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'Hyphenated Identity Groups': Utah GOP Sen. Mike Lee Blocks Legislation For Latino And Women History Smithsonians

WASHINGTON – Sen. Mike Lee, R-Utah, blocked two proposals on Thursday to create Smithsonian museums for Latino and women's history from unanimously passing the Senate, saying there's been too much "balkanization" in the country. 

Claiming "the last thing we need is to further divide an already divided nation," Lee blocked proposals to establish the National Museum of the American Latino and the American Women's History Museum. 

"Within the walls of a Smithsonian museum just like at the National Gallery of Art or the great memorials that dot this city, there is no us and them. There's only us. And so my objection to the creation of a new Smithsonian museum or series of museums based on group identity, what Theodore Roosevelt called hyphenated Americanism, is not a matter of budgetary or legislative technicalities. It is a matter of national unity and cultural inclusion," Lee said.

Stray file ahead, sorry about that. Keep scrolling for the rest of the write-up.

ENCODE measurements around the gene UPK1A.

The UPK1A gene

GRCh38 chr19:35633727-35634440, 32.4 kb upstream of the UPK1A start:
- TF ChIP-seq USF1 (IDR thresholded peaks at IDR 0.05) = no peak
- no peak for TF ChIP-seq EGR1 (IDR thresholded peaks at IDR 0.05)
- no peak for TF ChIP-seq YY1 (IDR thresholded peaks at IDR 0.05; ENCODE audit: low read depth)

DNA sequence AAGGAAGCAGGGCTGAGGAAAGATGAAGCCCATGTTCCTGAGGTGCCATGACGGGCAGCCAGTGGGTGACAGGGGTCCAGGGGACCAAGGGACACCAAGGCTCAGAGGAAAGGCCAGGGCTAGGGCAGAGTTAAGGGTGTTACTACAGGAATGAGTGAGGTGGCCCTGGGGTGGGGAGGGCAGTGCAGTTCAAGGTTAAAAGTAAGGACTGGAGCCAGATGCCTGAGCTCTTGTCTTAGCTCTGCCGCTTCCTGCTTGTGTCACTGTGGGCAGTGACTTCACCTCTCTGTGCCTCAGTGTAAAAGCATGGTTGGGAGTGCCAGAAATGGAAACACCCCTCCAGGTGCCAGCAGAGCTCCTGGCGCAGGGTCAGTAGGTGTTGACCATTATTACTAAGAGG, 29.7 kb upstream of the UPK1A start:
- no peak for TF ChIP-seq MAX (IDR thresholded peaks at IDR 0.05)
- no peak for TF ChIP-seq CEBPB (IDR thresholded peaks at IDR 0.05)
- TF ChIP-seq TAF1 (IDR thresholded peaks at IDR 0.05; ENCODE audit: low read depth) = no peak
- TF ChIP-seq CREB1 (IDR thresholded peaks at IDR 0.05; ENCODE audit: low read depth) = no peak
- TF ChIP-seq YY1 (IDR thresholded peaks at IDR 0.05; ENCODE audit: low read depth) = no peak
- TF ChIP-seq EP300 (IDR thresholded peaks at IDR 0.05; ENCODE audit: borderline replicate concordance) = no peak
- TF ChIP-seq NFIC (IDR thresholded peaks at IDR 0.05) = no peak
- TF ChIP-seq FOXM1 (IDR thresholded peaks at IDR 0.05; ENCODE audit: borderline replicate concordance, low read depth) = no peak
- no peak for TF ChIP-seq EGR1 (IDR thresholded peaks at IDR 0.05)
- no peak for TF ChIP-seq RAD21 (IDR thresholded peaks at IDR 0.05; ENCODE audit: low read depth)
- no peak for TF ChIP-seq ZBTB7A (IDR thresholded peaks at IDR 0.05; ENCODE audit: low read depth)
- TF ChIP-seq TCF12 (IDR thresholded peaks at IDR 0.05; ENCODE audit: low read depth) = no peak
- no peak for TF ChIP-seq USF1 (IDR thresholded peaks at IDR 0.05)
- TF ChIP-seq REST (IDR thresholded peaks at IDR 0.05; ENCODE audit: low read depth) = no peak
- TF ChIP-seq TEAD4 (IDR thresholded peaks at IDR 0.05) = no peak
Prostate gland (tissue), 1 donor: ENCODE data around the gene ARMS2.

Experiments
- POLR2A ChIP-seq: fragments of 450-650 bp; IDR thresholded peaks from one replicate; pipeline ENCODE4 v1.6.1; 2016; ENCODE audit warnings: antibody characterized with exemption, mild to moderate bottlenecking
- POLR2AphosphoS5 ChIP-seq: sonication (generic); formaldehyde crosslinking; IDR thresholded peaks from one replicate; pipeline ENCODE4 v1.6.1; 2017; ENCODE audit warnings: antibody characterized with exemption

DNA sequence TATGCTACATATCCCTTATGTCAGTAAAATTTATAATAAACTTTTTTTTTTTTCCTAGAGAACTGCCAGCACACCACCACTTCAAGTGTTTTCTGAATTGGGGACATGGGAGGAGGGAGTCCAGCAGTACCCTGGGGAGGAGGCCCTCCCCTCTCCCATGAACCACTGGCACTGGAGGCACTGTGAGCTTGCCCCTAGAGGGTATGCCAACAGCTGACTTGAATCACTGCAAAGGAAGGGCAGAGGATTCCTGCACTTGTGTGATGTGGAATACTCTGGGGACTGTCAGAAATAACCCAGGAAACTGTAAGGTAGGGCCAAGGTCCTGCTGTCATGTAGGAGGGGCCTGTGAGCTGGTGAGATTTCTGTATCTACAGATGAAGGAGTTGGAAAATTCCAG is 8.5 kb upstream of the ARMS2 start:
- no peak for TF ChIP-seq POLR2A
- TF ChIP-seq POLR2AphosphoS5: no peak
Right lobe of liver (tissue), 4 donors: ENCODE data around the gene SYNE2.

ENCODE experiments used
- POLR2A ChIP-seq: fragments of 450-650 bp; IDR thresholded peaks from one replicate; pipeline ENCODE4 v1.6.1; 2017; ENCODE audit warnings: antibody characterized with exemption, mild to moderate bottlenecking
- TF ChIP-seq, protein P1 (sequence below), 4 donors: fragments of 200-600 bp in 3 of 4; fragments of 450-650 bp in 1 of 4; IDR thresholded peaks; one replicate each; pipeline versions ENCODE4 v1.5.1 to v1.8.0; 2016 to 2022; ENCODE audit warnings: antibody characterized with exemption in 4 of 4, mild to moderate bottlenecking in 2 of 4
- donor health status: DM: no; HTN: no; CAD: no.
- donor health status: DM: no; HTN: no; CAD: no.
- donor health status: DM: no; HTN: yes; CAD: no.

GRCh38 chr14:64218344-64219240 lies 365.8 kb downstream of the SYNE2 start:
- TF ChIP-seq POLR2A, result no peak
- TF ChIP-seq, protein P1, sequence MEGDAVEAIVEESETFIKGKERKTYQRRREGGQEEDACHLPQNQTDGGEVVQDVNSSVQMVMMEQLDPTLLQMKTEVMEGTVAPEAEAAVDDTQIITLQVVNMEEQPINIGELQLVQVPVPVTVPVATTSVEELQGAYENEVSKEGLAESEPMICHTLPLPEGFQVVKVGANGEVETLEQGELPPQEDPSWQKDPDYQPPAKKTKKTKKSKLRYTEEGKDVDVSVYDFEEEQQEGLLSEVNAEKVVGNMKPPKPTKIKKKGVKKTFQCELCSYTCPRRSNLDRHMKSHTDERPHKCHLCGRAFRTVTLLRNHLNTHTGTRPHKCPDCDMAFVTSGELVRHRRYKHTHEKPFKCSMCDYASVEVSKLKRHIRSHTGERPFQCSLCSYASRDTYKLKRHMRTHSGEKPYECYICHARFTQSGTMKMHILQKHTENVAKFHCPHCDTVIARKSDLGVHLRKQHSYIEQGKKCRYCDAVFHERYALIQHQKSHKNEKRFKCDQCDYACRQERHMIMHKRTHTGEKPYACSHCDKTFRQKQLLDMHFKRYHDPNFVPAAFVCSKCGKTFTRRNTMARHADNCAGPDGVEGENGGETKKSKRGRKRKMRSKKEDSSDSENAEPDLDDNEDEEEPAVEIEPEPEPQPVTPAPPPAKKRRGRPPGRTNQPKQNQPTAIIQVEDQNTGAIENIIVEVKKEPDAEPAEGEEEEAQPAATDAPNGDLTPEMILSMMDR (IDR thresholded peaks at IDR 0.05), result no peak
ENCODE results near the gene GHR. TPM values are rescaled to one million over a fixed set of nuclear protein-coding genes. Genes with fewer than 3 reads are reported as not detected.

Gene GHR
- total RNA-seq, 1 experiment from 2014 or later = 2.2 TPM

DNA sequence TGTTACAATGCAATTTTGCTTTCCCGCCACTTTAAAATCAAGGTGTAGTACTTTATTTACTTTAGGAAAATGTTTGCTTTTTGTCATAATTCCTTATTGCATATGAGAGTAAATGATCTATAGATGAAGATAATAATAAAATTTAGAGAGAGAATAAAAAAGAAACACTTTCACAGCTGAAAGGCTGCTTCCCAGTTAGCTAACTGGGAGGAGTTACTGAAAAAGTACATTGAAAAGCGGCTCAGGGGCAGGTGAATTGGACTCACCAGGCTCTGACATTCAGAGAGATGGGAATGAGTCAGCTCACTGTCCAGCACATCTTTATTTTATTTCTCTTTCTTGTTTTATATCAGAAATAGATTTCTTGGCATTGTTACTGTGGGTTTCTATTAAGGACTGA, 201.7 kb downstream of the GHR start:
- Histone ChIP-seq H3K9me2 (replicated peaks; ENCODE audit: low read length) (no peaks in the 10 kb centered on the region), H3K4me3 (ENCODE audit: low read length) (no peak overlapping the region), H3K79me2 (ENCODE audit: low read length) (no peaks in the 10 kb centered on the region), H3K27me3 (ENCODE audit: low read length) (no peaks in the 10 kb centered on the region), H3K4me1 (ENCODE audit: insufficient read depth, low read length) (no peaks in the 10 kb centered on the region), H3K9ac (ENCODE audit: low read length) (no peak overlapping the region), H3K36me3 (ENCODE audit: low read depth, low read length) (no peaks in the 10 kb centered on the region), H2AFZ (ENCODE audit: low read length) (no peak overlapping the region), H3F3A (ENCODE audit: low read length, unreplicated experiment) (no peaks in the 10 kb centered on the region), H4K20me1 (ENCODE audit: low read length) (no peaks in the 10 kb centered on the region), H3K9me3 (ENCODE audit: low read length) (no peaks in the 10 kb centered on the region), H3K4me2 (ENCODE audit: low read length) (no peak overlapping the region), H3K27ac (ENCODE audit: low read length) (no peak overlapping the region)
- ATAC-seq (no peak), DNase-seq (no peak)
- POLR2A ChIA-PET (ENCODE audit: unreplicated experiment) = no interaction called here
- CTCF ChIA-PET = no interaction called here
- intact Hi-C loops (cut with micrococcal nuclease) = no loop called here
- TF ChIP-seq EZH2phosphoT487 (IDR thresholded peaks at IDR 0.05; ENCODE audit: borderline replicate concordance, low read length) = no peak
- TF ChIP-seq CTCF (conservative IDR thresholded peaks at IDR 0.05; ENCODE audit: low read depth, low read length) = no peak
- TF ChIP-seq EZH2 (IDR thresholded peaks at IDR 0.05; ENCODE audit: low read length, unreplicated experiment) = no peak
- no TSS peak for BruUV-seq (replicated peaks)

Supporters of the bipartisan bills to add these museum to the existing Smithsonian Institution collection had hoped to get approval on a voice vote, but as allowed under Senate rules, Lee blocked the bills.

Lee argued that stories of Latinos and women should be told in the existing American History Museum, and if those histories are "being under appropriated" there, "that is a problem and that's a problem we should address here."

He stated the museums dedicated to the history of Native Americans and African Americans were separately built because those groups were "uniquely, deliberately, and systemically excluded" from history. 

Sen. Bob Menendez, D-N.J., who has been advocating for the National Museum of the American Latino for years, argued: "We have been systematically excluded."

"Believe me, we have been," Menendez said passionately on the Senate floor. "And the only righteous way to end that exclusion is to pass this bill." 

Read entire article at USA Today